The end of myths -- solving one of our industry's nastiest of problems
In a series of past blog posts (first, second) I've described some of the myths surrounding component libraries. They were, in fact, merely symptoms of a chronic ailment of our industry -- I was using them as examples in order to ease my way towards the real problem.
Have you ever asked yourself why is it that 'design rule checks' (DRC) in your EDA tool do not point out apparently simple things such as signal polarity mismatches, wrong input voltages, wrong signal--pin connections, or wrong footprint dimensions? Or perhaps more "sophisticated" things like wrong/poor termination, impedance mismatches, or insufficient decoupling? Have you asked why is it that most DRCs are generally satisfied with simply automating the checking of distances between traces, pads, and pours when additionally pointing out electrical problems could save a lot of money to companies?
They cannot. I'm sure that many EDA companies thought of achieving the above, though it became very clear very soon that the data that must be available to achieve this "miracle" isn't there in a usable form. I'm talking about component meta data: dimensions, properties, functionality, and basically everything that's in tables and graphs in datasheets. For historical reasons, lack of standards, and probably a healthy portion of old-school lock-in fantasies, companies do not provide such data in a way that can be automatically processed. The best one can do today is parse PDFs or rely on "crowd wisdom", both of which don't really work for this problem.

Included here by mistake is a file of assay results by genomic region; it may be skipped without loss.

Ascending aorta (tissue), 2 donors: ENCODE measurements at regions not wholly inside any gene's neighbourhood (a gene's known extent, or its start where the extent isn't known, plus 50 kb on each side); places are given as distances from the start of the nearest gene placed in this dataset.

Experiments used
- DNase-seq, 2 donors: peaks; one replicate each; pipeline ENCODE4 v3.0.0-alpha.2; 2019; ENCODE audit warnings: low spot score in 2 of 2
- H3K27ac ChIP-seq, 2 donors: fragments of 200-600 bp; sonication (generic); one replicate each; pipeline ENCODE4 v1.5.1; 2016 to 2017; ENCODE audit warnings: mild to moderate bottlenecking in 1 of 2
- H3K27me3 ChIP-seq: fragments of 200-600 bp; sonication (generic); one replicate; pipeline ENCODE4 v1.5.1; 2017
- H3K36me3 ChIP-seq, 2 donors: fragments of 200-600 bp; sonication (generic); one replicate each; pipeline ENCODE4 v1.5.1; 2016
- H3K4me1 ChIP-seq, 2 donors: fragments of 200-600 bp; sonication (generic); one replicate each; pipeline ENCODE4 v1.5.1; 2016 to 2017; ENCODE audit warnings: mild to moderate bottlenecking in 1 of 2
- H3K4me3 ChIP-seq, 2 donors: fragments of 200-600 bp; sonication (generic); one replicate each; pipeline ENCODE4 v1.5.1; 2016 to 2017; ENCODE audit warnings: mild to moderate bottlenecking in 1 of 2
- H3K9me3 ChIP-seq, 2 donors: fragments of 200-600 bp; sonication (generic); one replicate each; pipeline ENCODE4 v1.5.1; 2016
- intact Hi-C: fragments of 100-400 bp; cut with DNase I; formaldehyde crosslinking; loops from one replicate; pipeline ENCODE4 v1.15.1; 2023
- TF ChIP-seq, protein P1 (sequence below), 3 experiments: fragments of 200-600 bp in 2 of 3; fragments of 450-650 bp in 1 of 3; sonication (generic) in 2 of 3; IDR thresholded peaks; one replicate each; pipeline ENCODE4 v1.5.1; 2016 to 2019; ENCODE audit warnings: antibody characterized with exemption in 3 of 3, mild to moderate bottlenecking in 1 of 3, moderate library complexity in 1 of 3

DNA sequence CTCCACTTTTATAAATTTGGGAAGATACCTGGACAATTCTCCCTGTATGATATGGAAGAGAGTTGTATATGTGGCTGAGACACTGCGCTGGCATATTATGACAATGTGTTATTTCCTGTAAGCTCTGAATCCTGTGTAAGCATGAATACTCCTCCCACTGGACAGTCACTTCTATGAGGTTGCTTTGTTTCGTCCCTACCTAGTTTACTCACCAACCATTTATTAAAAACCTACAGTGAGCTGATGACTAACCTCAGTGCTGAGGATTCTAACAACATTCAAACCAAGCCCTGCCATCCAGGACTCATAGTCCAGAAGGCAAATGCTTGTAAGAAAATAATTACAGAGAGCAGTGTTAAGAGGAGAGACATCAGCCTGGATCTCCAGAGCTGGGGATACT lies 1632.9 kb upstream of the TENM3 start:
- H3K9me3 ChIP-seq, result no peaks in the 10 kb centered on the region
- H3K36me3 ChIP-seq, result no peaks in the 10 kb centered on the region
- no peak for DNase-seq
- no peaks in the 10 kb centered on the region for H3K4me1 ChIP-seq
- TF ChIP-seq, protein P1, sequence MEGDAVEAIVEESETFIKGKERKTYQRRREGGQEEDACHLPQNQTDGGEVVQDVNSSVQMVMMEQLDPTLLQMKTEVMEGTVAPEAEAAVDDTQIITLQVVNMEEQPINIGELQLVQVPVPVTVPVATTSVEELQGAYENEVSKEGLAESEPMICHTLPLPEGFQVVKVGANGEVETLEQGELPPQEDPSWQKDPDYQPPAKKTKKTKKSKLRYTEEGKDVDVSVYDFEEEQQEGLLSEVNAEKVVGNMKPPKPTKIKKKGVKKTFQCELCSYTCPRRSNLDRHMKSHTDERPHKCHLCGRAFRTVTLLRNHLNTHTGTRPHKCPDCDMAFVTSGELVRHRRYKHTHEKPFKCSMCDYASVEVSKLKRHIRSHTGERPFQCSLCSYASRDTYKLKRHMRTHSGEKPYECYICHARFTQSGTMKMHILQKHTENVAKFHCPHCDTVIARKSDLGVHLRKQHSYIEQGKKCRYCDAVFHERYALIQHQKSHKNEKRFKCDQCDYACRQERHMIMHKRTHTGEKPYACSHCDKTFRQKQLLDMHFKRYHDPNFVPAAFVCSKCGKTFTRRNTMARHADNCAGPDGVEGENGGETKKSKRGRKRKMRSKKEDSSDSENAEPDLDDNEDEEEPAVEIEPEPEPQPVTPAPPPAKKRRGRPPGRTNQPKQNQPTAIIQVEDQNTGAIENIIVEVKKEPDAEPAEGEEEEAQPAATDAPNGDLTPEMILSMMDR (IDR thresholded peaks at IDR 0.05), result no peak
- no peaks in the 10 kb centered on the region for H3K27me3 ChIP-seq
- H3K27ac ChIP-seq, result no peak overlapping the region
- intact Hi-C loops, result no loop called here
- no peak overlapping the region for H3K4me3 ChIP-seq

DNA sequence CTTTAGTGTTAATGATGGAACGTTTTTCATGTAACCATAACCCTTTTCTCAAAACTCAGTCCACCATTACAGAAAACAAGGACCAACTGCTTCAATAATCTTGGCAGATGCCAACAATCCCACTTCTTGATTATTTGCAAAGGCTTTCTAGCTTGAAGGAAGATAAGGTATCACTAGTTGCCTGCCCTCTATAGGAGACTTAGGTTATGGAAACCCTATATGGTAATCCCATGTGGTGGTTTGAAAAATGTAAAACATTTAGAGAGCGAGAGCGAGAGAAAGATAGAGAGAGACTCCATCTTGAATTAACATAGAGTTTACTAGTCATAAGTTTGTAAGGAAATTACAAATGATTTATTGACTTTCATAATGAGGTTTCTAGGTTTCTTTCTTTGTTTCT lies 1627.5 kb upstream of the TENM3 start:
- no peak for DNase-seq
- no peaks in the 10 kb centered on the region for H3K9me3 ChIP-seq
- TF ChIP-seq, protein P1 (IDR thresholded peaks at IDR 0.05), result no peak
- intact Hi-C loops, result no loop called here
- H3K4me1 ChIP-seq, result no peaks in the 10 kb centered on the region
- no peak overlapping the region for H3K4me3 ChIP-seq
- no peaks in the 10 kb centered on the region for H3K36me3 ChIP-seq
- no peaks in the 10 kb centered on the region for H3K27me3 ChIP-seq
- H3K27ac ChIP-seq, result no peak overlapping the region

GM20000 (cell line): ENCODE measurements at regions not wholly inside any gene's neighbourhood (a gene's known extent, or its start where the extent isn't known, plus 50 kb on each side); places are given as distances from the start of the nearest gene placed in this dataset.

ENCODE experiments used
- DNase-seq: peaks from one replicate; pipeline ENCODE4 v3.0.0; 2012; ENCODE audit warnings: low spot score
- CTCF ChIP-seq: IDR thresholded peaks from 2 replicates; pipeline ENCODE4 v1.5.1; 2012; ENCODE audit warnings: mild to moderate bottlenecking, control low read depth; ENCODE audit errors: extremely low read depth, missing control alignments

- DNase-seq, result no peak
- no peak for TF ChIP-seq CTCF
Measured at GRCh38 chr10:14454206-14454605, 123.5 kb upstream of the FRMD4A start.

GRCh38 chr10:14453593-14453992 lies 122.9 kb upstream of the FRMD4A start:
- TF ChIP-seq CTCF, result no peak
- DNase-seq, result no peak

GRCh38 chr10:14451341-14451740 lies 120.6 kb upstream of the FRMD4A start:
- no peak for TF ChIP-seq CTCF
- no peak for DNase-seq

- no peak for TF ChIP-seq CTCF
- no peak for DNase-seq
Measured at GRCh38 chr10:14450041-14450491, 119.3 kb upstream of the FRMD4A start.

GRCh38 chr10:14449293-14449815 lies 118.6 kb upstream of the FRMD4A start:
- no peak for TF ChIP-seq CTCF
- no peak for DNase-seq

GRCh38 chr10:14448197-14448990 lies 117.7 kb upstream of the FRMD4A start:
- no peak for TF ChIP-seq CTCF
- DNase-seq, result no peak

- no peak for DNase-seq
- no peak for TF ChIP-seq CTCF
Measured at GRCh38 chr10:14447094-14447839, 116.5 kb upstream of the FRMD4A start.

It's a testament to the entrenched backwardness of our industry that despite knowing that a solution to this problem could very well unlock a world of innovative DRCs and tools -- and a lot of savings -- we and "they" still could not convince manufacturers to provide digestible component metadata, even if it was in something as simple as a CSV file*.
What can be done? Firstly, demand better tools -- don't fall into the 'digital Stockholm syndrome' trap of praising a bad tool just because you've spent years mastering it through an abusive relationship. Secondly, demand better data -- support manufacturers that aren't lazy with providing data, if and when those exist. Finally, be aware of the problem and support whoever is trying to do something about it.
* This isn't necessarily unique to the EDA business. I know of at least one thriving research field that could be completely eliminated if scientists bothered to provide metadata about their findings in a consistent way together with their publication.